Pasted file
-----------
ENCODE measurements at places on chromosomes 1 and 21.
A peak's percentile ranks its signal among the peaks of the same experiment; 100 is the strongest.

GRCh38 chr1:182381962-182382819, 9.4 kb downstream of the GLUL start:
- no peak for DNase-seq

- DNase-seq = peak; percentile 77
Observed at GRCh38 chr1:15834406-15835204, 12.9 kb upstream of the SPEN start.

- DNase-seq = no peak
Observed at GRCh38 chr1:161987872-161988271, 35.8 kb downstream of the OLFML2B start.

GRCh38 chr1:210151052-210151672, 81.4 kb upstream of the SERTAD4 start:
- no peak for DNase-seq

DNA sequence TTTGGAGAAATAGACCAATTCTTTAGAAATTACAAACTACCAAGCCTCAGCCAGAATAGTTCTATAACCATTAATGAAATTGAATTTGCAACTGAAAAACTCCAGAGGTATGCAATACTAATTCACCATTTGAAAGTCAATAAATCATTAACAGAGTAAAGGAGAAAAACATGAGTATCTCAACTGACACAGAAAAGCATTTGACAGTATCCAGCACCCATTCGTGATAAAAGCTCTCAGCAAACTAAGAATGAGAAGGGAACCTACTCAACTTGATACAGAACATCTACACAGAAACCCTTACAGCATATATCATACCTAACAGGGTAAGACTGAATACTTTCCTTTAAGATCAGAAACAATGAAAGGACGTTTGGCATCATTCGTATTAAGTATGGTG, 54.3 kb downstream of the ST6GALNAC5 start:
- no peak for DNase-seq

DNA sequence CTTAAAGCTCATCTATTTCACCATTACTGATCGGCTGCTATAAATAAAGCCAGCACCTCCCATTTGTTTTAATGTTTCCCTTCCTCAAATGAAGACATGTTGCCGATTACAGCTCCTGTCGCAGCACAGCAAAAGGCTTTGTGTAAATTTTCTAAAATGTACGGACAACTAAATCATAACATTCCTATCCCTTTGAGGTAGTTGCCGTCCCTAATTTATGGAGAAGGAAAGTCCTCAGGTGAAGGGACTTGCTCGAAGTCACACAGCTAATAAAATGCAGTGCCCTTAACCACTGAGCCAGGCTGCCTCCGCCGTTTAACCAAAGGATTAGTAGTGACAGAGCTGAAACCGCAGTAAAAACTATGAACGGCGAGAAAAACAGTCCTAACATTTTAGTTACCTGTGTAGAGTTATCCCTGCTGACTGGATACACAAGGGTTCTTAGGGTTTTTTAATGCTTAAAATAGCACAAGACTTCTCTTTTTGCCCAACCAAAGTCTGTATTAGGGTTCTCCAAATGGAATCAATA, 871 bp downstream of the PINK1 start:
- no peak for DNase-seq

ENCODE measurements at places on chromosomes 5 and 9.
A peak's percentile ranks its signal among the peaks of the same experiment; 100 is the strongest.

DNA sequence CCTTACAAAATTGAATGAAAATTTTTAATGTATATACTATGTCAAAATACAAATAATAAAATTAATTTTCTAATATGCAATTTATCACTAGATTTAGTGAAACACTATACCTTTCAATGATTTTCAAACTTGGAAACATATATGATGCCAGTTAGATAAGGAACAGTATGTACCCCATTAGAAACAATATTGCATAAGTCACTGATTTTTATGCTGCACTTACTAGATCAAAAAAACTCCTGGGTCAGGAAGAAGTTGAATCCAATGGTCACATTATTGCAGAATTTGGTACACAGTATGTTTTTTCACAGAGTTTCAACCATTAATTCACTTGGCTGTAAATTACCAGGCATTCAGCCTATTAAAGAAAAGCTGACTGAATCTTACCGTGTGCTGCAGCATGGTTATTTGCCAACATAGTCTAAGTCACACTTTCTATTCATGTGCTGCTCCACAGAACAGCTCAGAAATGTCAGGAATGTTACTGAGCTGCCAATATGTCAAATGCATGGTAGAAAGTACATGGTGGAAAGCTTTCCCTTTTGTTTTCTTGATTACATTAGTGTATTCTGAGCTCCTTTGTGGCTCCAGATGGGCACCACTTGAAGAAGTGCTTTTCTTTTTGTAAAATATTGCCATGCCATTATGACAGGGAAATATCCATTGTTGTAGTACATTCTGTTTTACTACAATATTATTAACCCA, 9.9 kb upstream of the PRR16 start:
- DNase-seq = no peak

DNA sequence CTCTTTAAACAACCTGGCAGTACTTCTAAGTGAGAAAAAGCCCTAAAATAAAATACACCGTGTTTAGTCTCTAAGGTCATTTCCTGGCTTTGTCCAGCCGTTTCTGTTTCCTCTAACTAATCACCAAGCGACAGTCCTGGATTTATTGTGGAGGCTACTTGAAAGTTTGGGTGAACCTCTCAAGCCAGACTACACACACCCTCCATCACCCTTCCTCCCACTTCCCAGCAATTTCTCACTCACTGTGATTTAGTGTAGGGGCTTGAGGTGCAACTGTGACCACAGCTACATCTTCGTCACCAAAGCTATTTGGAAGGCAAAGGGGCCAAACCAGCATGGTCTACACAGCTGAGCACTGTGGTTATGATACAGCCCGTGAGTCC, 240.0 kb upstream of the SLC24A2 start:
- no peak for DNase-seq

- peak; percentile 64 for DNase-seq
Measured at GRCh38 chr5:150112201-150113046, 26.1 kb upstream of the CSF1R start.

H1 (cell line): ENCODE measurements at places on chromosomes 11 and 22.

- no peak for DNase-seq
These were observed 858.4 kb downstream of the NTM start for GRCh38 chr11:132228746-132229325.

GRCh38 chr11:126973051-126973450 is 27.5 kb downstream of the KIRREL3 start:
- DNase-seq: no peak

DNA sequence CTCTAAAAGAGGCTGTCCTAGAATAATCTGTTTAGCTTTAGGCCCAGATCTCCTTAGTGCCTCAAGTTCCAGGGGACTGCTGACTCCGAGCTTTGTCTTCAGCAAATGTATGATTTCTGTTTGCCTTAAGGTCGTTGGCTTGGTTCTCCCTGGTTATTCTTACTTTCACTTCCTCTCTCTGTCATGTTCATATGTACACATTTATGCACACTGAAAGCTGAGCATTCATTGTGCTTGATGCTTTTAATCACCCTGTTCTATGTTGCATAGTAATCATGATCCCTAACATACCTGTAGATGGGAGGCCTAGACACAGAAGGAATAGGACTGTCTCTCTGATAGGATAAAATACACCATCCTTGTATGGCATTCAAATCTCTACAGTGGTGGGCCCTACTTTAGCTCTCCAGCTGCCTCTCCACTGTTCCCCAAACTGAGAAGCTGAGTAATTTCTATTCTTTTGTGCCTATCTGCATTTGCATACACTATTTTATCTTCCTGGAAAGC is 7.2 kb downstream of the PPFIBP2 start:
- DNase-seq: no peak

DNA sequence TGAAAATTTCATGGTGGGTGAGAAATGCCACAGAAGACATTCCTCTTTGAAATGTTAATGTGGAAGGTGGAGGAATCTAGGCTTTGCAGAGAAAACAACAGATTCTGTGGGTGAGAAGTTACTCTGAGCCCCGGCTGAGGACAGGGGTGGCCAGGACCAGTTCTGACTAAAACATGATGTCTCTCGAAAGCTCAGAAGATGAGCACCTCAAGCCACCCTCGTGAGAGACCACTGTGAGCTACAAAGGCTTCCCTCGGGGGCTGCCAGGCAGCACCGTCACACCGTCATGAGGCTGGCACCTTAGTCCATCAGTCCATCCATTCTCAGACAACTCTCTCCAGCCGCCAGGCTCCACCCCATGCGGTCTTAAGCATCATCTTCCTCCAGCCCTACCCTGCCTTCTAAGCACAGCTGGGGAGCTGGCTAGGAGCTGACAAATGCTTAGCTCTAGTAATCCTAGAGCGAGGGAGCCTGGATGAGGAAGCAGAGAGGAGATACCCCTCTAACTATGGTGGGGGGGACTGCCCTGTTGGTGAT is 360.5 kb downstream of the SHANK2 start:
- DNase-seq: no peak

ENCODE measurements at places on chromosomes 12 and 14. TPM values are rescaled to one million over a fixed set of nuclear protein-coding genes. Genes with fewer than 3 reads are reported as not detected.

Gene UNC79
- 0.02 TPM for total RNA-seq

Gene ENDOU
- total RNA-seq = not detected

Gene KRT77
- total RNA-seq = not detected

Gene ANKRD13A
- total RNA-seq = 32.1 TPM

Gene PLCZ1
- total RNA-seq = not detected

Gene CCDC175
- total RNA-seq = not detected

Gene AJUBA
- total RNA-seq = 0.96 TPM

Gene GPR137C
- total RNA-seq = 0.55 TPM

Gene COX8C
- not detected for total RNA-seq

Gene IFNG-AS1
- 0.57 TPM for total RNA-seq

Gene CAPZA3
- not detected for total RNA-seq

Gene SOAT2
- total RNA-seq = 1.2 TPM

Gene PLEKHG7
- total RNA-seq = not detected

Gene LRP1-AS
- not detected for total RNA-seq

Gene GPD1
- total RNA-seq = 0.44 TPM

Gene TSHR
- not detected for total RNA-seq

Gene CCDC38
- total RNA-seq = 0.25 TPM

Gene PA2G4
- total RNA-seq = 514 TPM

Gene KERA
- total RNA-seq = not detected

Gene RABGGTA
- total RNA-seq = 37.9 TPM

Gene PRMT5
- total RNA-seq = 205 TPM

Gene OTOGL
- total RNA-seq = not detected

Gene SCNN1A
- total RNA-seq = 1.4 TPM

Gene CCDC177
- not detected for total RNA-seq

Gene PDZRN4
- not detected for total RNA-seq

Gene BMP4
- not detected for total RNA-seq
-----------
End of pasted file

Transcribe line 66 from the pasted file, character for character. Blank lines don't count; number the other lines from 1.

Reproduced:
- total RNA-seq = 0.25 TPM